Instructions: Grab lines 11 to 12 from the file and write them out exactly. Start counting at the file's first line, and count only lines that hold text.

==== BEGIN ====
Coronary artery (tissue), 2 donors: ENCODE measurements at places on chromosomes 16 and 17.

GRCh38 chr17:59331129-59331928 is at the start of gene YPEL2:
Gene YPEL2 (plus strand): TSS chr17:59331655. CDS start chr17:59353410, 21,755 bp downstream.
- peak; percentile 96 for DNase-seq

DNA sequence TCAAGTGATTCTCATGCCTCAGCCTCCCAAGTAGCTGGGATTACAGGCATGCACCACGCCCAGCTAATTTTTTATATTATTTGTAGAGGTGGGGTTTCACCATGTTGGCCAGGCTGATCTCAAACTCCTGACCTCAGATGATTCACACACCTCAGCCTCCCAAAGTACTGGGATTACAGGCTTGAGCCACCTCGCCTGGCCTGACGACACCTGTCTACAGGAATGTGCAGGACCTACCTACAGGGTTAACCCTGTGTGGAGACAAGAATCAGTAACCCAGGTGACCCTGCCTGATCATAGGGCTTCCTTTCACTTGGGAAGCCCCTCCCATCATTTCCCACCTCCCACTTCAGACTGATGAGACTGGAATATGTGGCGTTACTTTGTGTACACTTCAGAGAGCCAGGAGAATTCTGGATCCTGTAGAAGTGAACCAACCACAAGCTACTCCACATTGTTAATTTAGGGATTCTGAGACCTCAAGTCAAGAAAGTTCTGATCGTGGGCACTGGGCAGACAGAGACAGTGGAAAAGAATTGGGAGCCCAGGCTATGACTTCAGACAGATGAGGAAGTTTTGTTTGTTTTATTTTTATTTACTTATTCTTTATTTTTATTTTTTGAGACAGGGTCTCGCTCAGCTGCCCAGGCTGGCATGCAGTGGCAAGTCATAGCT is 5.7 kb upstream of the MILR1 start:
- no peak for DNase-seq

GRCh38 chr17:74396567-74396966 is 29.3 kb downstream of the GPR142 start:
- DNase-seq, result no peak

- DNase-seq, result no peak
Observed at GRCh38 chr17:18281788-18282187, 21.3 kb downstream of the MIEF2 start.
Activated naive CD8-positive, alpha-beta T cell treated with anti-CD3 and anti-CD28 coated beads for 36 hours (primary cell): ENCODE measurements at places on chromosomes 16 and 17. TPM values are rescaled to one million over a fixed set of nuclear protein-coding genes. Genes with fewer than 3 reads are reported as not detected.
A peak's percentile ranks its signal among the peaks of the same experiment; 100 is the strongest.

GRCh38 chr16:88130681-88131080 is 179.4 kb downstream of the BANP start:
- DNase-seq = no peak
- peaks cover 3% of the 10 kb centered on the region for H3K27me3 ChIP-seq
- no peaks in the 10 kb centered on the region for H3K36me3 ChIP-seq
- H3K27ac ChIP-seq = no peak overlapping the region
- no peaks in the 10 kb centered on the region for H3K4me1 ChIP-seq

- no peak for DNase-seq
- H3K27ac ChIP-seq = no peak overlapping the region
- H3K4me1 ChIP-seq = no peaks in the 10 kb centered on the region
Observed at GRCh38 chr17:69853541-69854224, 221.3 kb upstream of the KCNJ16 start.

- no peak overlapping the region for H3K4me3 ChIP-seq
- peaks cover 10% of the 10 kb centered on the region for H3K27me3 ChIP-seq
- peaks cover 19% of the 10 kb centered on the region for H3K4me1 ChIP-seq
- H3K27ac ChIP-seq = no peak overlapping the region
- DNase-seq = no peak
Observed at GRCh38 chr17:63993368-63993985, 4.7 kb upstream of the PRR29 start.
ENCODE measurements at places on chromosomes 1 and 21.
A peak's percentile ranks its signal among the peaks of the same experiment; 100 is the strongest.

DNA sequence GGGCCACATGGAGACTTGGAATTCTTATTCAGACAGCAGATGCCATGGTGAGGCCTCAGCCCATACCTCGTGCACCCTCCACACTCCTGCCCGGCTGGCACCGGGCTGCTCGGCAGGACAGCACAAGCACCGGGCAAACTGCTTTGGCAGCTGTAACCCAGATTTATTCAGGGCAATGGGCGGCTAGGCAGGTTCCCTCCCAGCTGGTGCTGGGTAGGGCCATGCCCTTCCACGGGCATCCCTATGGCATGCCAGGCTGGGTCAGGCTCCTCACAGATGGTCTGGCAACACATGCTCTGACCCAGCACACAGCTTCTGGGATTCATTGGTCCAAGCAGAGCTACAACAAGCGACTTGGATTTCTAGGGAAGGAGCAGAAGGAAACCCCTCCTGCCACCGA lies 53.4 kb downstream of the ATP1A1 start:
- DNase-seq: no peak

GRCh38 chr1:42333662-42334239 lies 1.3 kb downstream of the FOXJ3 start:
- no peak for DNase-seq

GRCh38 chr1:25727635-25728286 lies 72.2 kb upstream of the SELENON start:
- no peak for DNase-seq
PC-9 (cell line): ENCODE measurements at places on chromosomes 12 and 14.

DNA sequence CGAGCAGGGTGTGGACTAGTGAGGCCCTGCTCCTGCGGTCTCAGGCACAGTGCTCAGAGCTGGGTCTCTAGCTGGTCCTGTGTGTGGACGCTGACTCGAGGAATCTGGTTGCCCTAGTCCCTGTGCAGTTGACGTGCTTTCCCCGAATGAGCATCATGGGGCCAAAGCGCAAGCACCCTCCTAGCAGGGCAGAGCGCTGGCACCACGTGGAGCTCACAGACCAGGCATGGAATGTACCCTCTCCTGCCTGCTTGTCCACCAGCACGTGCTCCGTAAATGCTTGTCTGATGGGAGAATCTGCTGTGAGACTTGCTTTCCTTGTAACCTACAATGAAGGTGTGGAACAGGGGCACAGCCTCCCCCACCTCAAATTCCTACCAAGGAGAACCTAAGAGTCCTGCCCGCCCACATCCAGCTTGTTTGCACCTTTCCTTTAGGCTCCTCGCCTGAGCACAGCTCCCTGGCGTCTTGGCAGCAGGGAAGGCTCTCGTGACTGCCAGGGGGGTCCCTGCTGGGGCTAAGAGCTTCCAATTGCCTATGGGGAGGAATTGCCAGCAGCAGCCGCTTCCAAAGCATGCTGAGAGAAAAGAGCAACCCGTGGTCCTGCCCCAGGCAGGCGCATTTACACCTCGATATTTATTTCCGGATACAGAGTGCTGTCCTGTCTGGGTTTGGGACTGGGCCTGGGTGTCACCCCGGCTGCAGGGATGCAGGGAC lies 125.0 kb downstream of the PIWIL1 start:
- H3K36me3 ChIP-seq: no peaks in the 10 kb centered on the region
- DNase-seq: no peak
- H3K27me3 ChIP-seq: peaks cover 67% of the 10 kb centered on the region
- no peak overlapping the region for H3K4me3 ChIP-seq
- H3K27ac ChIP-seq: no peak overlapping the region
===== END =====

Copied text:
Activated naive CD8-positive, alpha-beta T cell treated with anti-CD3 and anti-CD28 coated beads for 36 hours (primary cell): ENCODE measurements at places on chromosomes 16 and 17. TPM values are rescaled to one million over a fixed set of nuclear protein-coding genes. Genes with fewer than 3 reads are reported as not detected.
A peak's percentile ranks its signal among the peaks of the same experiment; 100 is the strongest.